The lanterns look great on the stem adding a splash of colour to the garden just as most of it is fading. But I like to pick them and open up the lantern to create "petals." A small bowl of these beauties makes a lovely centrepiece for the table and it keeps a long time.

My serviceberry is getting a jump start on fall. It's way to early for leaves to be changing colour, isn't it? But alas, I've got a few red ones on the go. The serviceberry has a bad case of powdery mildew so I suspect that might be part of the problem if not the problem. Putting aside concerns about how the tree is performing, I have to say I'm thrilled about the leaf colour. The more colour in fall the better. Bring it on.

Sunday, August 5, 2007

How Dry I Am

Around 6:30 tonight, I was sure it was going to rain. The sky was dark with clouds, the wind was picking up, and something in the air just made me feel that a storm was coming. Here it is four hours later and not a drop. That about sums up the summer. The rain has threatened to fall but has failed to follow through. The consequences for my garden have been relatively minimal. I've been doing my best to water deeply when I can. When I haven't been able to I've been taking comfort in the fact that my borders are fairly well established and can take a short dry period in stride. The drought has had a far more noticeable impact over at my in-laws. I snapped this photo over at their place yesterday. Looks like a dirt road, right? Wrong!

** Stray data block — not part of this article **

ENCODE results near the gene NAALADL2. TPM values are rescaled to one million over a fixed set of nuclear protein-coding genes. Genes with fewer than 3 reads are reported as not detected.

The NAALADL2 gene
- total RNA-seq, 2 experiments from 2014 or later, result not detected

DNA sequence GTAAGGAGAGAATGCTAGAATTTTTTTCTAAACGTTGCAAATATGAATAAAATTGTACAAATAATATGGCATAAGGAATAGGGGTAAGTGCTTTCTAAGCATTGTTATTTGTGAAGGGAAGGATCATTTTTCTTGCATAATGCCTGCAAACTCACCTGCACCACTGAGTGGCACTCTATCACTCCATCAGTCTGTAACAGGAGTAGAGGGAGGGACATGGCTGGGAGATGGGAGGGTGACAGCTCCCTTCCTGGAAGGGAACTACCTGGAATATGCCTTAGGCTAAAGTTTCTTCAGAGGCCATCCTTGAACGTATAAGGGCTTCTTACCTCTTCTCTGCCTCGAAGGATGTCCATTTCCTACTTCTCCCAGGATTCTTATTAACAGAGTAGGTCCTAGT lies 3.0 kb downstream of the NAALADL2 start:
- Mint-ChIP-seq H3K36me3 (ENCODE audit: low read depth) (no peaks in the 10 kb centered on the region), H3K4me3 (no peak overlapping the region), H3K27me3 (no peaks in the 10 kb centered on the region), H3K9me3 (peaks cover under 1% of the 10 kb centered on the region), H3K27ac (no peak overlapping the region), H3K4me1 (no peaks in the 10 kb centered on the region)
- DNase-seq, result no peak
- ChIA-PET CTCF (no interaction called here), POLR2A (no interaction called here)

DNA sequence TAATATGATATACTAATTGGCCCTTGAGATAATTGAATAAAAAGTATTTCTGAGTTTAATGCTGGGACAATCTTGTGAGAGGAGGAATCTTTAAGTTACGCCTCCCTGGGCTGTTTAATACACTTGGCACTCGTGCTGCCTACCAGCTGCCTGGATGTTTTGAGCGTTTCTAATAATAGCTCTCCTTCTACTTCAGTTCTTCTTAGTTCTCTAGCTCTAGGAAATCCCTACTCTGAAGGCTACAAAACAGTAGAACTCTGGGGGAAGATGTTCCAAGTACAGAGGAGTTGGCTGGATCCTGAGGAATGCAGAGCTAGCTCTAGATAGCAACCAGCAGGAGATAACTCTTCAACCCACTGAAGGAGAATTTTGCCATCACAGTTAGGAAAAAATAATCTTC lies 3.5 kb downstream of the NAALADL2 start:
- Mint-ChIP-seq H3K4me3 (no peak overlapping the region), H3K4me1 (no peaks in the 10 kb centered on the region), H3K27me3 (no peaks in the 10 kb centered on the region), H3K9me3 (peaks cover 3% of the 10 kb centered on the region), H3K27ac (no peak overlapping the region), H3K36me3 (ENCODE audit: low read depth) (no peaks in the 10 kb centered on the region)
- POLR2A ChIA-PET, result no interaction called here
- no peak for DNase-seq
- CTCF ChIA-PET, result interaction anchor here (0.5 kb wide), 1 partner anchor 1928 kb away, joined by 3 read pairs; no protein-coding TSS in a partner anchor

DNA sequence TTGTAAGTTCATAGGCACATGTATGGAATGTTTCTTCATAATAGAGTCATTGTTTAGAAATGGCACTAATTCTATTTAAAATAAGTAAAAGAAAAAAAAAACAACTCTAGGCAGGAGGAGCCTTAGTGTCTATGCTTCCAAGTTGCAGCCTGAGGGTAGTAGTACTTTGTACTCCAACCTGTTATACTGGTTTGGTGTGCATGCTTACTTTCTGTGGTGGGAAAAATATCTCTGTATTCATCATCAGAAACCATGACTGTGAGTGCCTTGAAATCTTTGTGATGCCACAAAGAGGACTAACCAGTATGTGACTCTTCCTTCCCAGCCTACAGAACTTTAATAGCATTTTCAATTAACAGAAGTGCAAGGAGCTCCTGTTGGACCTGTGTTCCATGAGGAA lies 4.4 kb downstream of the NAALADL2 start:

That is a dried up pond. So dry that the earth on the bottom is cracking. Even though some vegetation is managing to soldier on, all I can say is "Yikes!" Neighbours who've been in the area far longer than my in-laws say it's the first time they've ever seen the pond in such dire straits. Small fish that filled the pond were either plucked out of the shallow waters by birds or dried out on the pond floor only to become snacks for assorted wildlife. All of this strikes me as somewhat of a minor catastrophe in the grand scheme of things. Here's hoping for rain. And soon.

Wednesday, August 1, 2007

A Case of Mistaken Identity

Back in April when I began my adventures in blogging, my first entry revolved around a branch in a Christmas-themed urn that had taken root and was subsequently producing leaves. This is what it looked like way back on April 27th. I proclaimed that I was Crazy For Corkscrew and jumped to the conclusion that I had a corkscrew hazel on my hands.

Well it turns out I was wrong. At the risk of being wrong again, I'm now prepared to announce that I've got a corkscrew willow instead. I suspected I had misidentified the plant for some time now. The leaves on the sprouted tree were too long and narrow to be corkscrew hazel. I kept expecting them to get thicker and denser but that never materialized. Then the other day I saw a reference to corkscrew willow somewhere and had an epiphany. Just because my branch was twisted didn't make it a corkscrew hazel. A Google image search of "corkscrew willow" turned up dozens of pictures that looked just like my little tree.

Now I was happy to have a corkscrew hazel. But I think I'm even happier to have a corkscrew willow. The mature trees I saw on the internet were way more appealing to me than a mature corkscrew hazel. And judging by the growth spurt I've seen this summer, this little tree should be a big tree in no time.